The New Language of New Britain – 25 Years On
I thought it might be interesting, even informative, to look back from our post-Brexit, post-COVID vantage point in early 2023 to a time before a culture of impunity had become embedded, a time when there still seemed to be a consensus across political persuasions that competence was a first requirement of whoever was elected to govern Britain, (but a time, too, in which there was a feeling among many that profound changes were overdue). In 1997 I made a series of programmes for BBC World Service Radio, looking at how emerging words and phrases seemed to embody novel attitudes on the part of the British. The broadcasts were aimed at listeners outside the UK, although at that time also accessible inside the territory.
The first in a series of short programmes looked at the language of New Labour, at perceptions of a closer relationship between its politicians and what is now called the mainstream media and at the role of the spin doctors (one of the very new formulations heard in those days) responsible for what is now called comms and messaging and for negotiating that rapprochement.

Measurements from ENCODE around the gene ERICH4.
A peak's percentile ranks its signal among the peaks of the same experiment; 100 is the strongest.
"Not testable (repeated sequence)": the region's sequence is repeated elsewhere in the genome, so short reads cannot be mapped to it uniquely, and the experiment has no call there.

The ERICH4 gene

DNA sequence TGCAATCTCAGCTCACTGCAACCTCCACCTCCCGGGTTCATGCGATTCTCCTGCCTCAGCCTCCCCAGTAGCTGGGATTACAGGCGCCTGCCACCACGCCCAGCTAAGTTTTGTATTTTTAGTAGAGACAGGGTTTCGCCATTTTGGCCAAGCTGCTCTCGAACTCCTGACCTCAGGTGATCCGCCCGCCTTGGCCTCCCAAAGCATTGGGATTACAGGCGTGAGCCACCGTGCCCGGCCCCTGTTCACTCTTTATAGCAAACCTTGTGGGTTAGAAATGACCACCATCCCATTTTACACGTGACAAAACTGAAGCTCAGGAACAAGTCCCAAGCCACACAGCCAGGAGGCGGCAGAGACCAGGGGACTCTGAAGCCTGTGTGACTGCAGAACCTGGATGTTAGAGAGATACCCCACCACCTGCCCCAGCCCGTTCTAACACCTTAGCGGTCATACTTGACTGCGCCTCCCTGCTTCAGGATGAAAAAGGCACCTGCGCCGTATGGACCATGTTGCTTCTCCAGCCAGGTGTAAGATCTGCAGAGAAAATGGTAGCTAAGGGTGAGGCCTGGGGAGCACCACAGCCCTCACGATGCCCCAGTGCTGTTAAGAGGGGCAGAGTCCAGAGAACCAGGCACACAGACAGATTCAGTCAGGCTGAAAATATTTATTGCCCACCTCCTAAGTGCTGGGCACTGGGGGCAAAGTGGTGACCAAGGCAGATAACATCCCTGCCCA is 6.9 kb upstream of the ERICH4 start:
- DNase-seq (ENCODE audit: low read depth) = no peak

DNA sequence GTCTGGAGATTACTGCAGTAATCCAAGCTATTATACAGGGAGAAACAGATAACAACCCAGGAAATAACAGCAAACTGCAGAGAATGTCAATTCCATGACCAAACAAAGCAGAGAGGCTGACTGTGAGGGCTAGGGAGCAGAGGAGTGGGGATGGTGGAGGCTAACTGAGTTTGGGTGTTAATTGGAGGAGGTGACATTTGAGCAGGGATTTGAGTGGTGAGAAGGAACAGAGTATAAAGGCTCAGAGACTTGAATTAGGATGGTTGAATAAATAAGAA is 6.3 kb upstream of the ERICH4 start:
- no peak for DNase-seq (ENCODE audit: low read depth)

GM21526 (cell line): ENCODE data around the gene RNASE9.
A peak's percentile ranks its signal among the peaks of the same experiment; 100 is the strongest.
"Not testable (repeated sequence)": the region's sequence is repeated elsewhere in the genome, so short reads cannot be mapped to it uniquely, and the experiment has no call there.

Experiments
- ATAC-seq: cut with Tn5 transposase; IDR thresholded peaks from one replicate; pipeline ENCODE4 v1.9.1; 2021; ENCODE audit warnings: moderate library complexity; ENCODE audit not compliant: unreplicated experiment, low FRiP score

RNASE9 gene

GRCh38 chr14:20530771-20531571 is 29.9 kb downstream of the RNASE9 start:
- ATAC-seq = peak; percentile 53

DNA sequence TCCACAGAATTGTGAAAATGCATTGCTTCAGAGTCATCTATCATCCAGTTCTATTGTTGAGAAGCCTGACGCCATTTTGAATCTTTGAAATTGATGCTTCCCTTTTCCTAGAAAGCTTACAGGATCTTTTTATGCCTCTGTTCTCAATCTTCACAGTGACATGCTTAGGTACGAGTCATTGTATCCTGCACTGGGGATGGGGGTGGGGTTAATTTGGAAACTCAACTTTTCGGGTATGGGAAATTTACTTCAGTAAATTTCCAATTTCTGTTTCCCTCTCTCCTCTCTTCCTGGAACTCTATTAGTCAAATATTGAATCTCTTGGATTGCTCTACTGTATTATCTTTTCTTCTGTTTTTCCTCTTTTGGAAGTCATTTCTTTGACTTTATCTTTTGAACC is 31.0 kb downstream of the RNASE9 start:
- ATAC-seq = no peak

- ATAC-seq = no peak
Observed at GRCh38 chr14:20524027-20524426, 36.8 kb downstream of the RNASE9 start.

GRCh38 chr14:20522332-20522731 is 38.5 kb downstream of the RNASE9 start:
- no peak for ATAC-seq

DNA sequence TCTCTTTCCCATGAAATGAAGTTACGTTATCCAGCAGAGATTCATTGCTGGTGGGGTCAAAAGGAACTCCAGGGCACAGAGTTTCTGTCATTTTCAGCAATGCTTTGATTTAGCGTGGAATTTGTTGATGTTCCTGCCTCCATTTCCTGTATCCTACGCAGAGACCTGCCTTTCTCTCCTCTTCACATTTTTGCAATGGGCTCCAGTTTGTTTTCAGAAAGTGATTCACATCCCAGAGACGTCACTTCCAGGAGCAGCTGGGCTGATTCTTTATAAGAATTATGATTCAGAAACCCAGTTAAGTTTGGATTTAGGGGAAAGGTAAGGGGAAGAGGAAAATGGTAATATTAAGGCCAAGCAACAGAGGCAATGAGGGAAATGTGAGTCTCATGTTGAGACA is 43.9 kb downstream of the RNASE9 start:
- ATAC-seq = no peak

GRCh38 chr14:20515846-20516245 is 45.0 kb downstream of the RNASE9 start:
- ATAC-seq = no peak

I was fortunate to be able to draw upon insights from Derek Draper, at that time one of New Labour’s highest placed political advisors and lobbyists, journalist and columnist Julia Hobsbawm and writer and critic Peter Bradshaw. Our conclusions were at that time revealing, I think, even if now the notions and the behaviour we were looking at and the terminology that accompanied them have become commonplace.
These recordings were lost for many years, and I am very grateful, both to my then-producer Colin Babb for recovering some of them, and to Urban Mrak who has managed to restore and re-record a small selection of the damaged tapes. The first of them can be accessed here, although the first few seconds during which we listened in the studio to reiterations of the ‘New Labour, New Britain’ mantra are missing…
In the following days I will add two more of these short recordings, dealing, respectively, with the idea that late-90s Britain was experiencing an upsurge in aggressive, selfish behaviour, typified by the new concept of ‘road rage‘, and an increase in female assertiveness caricatured as ‘girl power‘.